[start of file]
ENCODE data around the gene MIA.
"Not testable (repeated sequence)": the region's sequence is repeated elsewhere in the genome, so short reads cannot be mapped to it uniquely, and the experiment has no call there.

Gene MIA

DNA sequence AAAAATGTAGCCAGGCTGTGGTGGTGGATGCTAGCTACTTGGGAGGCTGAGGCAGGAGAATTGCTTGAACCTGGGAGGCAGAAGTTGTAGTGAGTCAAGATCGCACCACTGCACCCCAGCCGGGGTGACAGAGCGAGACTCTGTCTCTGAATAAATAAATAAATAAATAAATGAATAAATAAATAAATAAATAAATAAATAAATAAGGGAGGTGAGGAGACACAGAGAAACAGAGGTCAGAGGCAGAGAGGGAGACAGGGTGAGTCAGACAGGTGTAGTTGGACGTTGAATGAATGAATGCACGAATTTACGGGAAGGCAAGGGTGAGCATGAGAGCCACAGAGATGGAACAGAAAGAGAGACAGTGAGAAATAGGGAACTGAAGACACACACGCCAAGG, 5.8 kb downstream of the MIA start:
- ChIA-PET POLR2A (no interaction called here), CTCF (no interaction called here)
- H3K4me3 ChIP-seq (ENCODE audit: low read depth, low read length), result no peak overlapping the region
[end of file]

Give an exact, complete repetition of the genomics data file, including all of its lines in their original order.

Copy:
ENCODE data around the gene MIA.
"Not testable (repeated sequence)": the region's sequence is repeated elsewhere in the genome, so short reads cannot be mapped to it uniquely, and the experiment has no call there.

Gene MIA

DNA sequence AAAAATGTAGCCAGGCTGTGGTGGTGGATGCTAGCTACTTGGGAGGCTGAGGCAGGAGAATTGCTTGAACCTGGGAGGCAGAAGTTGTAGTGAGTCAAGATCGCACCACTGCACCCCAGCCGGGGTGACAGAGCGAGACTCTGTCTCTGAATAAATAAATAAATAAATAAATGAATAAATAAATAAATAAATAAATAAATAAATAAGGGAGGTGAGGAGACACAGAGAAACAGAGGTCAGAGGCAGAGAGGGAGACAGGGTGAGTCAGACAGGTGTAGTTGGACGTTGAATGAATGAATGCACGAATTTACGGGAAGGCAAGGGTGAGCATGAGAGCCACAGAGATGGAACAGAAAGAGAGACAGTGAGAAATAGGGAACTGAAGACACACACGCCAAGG, 5.8 kb downstream of the MIA start:
- ChIA-PET POLR2A (no interaction called here), CTCF (no interaction called here)
- H3K4me3 ChIP-seq (ENCODE audit: low read depth, low read length), result no peak overlapping the region